A Quiet Place does something pretty incredible. It takes what could be an arty, lofty uber-indie premise and somehow retains the freshness of those kinds of movies but does it in a wholly commercial way.


I've seen dozens of these kinds of movies at film festivals. It Comes At Night jumps to mind. They're usually focused on a dysfunctional family isolated in the country after a plague/invasion/zombie apocalypse/whatever. It's a typical indie premise because it's cheap. You just need a handful of actors, go rent out a farm somewhere for a couple weeks and then depend on atmosphere and mystery instead of showing the very expensive threat. These movies usually bring the mood, but not the payoff. A Quiet Place brings both.



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The movie takes place in the near future (I believe it's 2020) and we begin with a family very quietly looking for medicine for their sick son in an abandoned drug store. They sign to each other, tiptoe around in bare feet and act like anything that could possibly make a sound is a live bomb.


We come to discover that there are deadly creatures that are fast, heavily armored, blind and very, very hungry. Within a matter of months these creatures have reduced humanity's population to almost nothing. Although it's not explicitly stated I assume the family at the center of this story survived the initial onslaught because they've all learned sign language to communicate with their deaf daughter and just happened to be quieter at the right moment.


Also left mysterious is where these things came from. Are they aliens? Mutations? Science experiments gone wrong? It doesn't matter. They just are. The fact that the movie doesn't try to over-explain the threat is one of the reasons it works so well.


In fact the only time the film falters at all is when it yells to the cheap seats really early on by throwing a ton of exposition on a white board surrounded by dozens of newspaper headlines with headlines like ā€œIT'S SOUND!!!ā€ It's the only time I was taken out of the movie, where I felt the filmmakers telling me something instead of showing it to me.


But for the most part the movie establishes its rules through action and doesn't break them. I'd wager a good 80% or more of the movie is without dialogue, characters either communicating with looks or subtitled sign language. That's the little bit of the indie spirit I mentioned. How many wide-release studio movies do you know that have so little characters speaking? The story is practically designed to show and not tell.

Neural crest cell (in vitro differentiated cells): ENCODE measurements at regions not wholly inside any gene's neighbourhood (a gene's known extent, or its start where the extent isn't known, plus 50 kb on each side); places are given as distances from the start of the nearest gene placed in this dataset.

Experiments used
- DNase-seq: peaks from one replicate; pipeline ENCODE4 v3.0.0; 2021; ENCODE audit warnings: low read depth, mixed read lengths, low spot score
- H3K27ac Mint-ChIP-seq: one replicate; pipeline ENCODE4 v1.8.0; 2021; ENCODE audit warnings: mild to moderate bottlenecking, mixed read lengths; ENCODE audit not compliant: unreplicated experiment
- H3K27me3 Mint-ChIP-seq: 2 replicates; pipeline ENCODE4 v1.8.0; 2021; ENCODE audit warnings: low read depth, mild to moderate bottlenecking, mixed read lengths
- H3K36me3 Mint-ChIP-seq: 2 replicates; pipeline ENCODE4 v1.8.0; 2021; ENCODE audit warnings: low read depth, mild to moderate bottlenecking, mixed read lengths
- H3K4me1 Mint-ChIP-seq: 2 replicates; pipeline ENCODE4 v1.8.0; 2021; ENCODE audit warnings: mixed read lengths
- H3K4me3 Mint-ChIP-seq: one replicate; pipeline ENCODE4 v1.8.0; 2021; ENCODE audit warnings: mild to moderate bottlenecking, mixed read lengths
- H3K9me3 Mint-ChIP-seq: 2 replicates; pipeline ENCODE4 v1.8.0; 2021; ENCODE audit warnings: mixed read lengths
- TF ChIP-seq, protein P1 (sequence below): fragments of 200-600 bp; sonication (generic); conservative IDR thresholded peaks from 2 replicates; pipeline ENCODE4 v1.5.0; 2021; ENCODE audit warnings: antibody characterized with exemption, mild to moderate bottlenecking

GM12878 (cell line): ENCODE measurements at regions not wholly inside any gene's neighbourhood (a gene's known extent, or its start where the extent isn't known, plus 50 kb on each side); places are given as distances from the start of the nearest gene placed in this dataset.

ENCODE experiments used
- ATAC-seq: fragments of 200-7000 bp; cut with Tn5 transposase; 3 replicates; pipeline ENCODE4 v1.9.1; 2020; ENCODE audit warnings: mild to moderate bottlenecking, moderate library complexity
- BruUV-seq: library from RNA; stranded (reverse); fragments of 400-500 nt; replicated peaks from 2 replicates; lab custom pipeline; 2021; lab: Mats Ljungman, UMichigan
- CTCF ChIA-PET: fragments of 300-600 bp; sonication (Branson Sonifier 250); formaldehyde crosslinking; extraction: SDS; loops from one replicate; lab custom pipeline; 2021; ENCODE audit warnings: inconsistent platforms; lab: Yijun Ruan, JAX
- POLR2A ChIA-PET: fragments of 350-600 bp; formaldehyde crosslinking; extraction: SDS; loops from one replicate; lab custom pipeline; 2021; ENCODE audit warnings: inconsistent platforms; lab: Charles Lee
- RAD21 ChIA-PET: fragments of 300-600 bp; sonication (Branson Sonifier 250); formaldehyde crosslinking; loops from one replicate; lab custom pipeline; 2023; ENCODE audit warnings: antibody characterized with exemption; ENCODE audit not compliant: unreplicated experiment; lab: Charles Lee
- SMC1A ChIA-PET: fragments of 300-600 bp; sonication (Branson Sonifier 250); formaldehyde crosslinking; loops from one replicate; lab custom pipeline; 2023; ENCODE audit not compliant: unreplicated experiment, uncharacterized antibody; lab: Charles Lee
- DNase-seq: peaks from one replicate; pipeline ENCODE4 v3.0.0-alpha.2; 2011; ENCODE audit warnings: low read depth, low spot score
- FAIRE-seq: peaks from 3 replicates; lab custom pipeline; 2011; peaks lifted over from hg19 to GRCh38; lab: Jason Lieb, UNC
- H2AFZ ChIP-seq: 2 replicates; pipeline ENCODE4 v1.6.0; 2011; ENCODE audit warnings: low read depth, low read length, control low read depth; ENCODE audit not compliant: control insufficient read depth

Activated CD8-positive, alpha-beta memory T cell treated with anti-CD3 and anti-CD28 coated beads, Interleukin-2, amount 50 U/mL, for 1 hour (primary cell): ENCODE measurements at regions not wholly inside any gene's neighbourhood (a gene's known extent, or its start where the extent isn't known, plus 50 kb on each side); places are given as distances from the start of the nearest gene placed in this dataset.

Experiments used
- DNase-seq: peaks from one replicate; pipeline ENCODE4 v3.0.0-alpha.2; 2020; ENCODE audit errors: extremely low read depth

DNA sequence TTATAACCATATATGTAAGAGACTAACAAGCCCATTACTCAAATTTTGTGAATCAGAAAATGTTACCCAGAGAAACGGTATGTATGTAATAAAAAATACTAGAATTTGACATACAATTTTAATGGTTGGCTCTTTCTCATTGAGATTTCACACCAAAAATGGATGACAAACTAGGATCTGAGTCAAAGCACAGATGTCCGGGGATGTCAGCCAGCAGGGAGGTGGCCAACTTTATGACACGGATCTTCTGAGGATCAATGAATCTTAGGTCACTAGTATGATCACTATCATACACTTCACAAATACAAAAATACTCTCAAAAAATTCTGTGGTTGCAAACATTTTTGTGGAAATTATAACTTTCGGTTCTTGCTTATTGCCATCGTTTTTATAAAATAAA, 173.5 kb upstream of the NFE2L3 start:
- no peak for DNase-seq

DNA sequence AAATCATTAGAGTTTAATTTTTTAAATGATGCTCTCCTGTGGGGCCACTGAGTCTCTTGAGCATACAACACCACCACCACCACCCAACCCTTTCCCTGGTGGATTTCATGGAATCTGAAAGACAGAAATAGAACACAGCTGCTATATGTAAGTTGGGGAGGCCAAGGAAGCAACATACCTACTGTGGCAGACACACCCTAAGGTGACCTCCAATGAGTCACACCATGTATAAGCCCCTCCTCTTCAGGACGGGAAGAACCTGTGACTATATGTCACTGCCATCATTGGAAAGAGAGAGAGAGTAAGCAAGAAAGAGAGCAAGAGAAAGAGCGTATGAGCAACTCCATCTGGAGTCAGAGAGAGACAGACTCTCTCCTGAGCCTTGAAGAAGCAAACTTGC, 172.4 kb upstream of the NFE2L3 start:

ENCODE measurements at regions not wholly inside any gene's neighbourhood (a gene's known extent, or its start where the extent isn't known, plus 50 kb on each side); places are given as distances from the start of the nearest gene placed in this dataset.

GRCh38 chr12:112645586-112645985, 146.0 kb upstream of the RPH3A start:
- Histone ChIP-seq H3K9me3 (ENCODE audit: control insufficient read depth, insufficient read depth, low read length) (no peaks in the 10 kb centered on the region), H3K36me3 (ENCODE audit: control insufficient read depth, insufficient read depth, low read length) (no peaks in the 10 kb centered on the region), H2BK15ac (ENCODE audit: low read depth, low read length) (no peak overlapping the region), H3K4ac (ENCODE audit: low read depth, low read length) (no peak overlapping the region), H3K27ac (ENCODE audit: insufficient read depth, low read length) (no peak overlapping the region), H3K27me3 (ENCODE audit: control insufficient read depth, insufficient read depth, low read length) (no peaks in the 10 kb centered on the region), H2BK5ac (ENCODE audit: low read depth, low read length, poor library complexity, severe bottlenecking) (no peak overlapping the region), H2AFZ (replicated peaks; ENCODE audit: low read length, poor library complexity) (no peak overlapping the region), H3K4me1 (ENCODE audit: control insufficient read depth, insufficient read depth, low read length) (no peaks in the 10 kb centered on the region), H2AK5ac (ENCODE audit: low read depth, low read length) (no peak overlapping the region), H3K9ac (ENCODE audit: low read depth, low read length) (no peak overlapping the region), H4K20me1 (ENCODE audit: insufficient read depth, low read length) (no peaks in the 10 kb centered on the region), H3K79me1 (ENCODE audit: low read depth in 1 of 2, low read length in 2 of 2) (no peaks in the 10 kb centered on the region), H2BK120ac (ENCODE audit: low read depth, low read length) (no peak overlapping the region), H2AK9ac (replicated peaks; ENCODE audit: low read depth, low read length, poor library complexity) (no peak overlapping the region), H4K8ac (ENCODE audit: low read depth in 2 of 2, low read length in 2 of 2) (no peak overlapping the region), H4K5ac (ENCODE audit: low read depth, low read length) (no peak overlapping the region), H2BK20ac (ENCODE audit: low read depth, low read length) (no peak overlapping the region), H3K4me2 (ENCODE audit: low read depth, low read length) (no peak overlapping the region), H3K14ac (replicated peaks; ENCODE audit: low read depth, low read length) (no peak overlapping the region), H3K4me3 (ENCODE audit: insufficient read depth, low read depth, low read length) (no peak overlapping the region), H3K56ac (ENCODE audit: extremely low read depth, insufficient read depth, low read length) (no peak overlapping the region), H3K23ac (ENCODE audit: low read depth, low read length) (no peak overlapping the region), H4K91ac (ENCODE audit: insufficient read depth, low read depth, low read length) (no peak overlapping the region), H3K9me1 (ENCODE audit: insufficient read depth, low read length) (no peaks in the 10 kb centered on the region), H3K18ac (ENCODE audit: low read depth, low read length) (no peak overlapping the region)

It being a thriller also means they can weaponize their sound. Yes, there's tons of jump scares, but they don't feel cheap. In a film where any sound could mean death any sudden sound is going to be a stinger by sheer fact that the movie hangs on the premise that everybody has to be as quiet as possible.



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In fact I found while watching it that I was clocking my own noises. I was conscious of any noise I was making... from a sniffle to a laugh to small throat clearing. I was so into the story that I was worried I myself was going to make a noise loud enough to bring hell down on this family, who I genuinely cared about.


That's the film's other great strength: you do care about these people and the fact that they're all so clearly established without multiple conversation scenes is a testament to how disciplined the writing and directing is. The characters make intelligent decisions, but are still human, fearful, in pain, emotional. Cinematically the film is a knockout, with gorgeous photography, great production design (minus that exposition white board I hate so much, of course), and incredible effects from ILM. Emotionally the actors all sell their characters so you actually care when they're in danger.


Perhaps the very real love and history of caring for each other helps us buy John Krasinski and Emily Blunt's relationship. That wouldn't surprise me, but I wouldn't take away from what they pull off here by attributing it solely to a comfortability between the two. The kids, Millicent Simmonds (from Wonderstruck) and Noah Jupe (Wonder, Suburbicon) are equally fantastic. Simmonds wrestles with anger and a guilt while Jupe is trying to keep his terror under control. She's the stronger one, but he's the one that can see their troubled family for what it is. Maybe that's why he's so scared because he knows the love that is there and he doesn't want to lose it.


In short, the movie is smart without being up its own ass, scary without betraying its emotional core, and it pulls you into the world, which is kind of why movies exist in the first place. Fresh, fun, scary. This is a big, big recommend for me. Thankfully you don't have to wait to long to see it since it hits theaters April 6th.



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